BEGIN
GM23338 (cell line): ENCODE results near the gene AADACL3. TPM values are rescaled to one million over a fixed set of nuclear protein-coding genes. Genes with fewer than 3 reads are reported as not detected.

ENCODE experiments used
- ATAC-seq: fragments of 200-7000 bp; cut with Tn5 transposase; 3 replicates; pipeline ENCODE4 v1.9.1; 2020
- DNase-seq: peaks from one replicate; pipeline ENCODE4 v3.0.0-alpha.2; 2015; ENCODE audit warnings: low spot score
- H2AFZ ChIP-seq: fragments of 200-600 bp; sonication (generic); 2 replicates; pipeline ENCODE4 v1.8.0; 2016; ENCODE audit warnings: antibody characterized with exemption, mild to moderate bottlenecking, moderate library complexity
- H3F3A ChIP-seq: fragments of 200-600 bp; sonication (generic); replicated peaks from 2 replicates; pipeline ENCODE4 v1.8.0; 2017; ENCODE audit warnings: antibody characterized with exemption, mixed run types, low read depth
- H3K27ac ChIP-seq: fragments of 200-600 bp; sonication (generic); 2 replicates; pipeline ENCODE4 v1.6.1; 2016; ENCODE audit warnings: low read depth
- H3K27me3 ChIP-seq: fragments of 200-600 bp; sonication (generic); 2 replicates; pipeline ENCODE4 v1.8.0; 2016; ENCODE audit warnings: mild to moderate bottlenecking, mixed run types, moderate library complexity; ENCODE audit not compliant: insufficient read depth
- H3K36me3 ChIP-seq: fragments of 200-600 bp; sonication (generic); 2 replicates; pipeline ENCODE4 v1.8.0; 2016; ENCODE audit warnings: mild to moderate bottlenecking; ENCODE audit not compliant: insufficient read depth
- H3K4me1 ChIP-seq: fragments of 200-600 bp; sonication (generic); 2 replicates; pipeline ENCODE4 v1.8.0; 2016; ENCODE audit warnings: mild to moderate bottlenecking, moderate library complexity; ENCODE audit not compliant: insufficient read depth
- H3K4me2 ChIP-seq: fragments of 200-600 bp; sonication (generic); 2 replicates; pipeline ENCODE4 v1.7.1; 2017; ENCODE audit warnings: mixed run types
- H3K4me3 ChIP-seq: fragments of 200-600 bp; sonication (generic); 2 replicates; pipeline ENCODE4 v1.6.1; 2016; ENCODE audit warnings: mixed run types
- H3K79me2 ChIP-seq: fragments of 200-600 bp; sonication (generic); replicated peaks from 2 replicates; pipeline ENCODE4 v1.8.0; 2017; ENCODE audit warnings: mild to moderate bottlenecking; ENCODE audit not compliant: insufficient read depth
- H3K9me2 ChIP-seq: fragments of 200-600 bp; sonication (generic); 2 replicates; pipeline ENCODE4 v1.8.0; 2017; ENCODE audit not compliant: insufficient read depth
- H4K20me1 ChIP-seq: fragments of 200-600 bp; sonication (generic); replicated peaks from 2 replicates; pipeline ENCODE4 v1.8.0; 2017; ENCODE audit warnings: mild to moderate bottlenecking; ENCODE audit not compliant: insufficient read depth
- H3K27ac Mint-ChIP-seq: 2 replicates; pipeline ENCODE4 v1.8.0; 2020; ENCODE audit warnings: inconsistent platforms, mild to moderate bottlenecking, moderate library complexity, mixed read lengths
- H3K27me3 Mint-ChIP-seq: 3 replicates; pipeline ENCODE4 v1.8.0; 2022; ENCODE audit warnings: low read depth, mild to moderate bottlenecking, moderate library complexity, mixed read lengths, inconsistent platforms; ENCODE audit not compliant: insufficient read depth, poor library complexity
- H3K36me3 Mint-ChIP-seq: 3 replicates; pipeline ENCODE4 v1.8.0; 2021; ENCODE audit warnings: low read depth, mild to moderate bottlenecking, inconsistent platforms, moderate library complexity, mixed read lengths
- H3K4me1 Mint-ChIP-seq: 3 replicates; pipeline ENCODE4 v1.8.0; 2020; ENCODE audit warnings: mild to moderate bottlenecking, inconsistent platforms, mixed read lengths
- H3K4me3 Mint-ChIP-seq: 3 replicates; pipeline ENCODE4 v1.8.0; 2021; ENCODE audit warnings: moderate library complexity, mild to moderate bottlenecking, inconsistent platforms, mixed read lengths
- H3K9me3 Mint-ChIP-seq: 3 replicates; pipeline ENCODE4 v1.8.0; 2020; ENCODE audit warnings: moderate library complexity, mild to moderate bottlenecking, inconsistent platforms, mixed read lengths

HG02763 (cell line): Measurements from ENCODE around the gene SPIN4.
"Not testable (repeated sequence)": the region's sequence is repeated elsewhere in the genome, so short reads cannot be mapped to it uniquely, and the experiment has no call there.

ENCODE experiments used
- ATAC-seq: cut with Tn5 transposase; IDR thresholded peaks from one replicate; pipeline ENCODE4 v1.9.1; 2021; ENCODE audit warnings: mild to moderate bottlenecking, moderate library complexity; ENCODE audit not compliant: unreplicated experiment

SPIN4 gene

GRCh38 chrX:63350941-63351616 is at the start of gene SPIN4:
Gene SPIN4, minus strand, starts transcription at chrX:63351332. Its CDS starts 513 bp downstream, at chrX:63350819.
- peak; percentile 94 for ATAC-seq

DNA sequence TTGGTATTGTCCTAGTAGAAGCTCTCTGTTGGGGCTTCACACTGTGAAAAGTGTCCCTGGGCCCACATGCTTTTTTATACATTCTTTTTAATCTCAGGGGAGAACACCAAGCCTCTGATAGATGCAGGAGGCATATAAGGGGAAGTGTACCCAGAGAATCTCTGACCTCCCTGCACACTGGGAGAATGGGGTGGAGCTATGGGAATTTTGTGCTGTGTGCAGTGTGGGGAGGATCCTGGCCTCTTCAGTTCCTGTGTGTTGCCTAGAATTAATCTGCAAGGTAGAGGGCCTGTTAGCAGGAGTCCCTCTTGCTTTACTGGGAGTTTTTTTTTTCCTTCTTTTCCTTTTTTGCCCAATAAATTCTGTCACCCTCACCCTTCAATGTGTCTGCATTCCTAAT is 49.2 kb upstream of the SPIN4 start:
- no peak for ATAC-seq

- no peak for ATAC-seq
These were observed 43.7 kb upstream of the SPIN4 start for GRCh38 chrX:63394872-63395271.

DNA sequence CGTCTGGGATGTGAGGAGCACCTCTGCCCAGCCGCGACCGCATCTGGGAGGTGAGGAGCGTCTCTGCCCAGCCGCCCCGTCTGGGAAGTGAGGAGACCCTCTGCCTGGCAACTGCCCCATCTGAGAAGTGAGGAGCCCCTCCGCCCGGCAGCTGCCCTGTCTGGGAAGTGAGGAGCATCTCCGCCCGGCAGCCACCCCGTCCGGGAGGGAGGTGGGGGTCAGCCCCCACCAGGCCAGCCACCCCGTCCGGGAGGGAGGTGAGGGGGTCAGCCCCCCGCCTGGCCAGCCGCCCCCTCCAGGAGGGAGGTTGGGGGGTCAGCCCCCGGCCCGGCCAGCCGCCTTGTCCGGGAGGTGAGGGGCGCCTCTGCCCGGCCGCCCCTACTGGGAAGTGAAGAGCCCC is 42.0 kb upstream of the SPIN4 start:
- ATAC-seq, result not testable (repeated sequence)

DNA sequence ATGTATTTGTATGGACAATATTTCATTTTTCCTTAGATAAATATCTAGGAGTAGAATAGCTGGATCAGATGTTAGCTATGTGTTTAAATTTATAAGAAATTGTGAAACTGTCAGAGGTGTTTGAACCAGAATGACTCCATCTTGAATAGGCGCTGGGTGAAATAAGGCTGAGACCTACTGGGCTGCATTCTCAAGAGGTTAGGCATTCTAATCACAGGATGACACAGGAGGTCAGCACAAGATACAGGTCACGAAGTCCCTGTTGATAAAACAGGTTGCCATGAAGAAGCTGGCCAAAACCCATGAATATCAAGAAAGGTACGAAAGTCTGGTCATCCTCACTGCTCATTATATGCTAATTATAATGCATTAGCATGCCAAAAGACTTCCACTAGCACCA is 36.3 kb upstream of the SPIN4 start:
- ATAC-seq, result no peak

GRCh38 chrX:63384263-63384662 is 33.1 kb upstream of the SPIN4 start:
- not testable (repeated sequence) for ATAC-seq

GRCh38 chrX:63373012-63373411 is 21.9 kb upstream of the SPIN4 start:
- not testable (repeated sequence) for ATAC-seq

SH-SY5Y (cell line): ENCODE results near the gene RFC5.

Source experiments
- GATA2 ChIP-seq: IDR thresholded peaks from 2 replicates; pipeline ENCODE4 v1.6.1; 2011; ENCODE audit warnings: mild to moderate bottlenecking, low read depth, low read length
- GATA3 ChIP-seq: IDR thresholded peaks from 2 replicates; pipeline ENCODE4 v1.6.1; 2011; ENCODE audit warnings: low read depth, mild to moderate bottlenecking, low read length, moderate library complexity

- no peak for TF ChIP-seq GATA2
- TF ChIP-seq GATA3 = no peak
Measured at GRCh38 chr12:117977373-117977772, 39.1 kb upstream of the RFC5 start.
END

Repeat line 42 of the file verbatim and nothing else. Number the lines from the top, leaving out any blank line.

SH-SY5Y (cell line): ENCODE results near the gene RFC5.